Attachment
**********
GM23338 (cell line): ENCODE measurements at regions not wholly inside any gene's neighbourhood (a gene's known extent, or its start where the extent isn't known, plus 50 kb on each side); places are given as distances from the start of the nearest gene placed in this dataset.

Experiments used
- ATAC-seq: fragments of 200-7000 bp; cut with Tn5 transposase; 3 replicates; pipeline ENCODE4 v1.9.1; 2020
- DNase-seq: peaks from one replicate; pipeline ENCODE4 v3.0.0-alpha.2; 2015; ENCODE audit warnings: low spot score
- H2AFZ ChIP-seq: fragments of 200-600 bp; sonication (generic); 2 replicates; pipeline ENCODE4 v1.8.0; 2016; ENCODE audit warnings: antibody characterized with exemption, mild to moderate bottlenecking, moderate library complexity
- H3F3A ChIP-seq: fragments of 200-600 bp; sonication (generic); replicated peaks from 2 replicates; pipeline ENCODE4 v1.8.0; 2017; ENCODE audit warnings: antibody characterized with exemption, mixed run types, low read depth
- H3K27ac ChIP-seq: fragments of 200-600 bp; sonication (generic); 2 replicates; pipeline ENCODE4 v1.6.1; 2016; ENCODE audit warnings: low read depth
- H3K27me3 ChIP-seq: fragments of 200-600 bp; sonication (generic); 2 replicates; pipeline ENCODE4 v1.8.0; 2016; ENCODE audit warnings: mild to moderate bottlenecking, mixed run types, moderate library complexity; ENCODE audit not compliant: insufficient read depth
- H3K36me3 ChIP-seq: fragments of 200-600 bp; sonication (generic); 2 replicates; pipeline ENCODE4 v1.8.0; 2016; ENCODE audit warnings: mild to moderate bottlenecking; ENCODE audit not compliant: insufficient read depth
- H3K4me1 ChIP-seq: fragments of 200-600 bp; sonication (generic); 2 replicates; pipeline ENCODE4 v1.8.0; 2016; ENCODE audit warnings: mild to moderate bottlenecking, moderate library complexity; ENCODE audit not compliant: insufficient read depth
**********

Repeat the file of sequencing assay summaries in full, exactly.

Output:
GM23338 (cell line): ENCODE measurements at regions not wholly inside any gene's neighbourhood (a gene's known extent, or its start where the extent isn't known, plus 50 kb on each side); places are given as distances from the start of the nearest gene placed in this dataset.

Experiments used
- ATAC-seq: fragments of 200-7000 bp; cut with Tn5 transposase; 3 replicates; pipeline ENCODE4 v1.9.1; 2020
- DNase-seq: peaks from one replicate; pipeline ENCODE4 v3.0.0-alpha.2; 2015; ENCODE audit warnings: low spot score
- H2AFZ ChIP-seq: fragments of 200-600 bp; sonication (generic); 2 replicates; pipeline ENCODE4 v1.8.0; 2016; ENCODE audit warnings: antibody characterized with exemption, mild to moderate bottlenecking, moderate library complexity
- H3F3A ChIP-seq: fragments of 200-600 bp; sonication (generic); replicated peaks from 2 replicates; pipeline ENCODE4 v1.8.0; 2017; ENCODE audit warnings: antibody characterized with exemption, mixed run types, low read depth
- H3K27ac ChIP-seq: fragments of 200-600 bp; sonication (generic); 2 replicates; pipeline ENCODE4 v1.6.1; 2016; ENCODE audit warnings: low read depth
- H3K27me3 ChIP-seq: fragments of 200-600 bp; sonication (generic); 2 replicates; pipeline ENCODE4 v1.8.0; 2016; ENCODE audit warnings: mild to moderate bottlenecking, mixed run types, moderate library complexity; ENCODE audit not compliant: insufficient read depth
- H3K36me3 ChIP-seq: fragments of 200-600 bp; sonication (generic); 2 replicates; pipeline ENCODE4 v1.8.0; 2016; ENCODE audit warnings: mild to moderate bottlenecking; ENCODE audit not compliant: insufficient read depth
- H3K4me1 ChIP-seq: fragments of 200-600 bp; sonication (generic); 2 replicates; pipeline ENCODE4 v1.8.0; 2016; ENCODE audit warnings: mild to moderate bottlenecking, moderate library complexity; ENCODE audit not compliant: insufficient read depth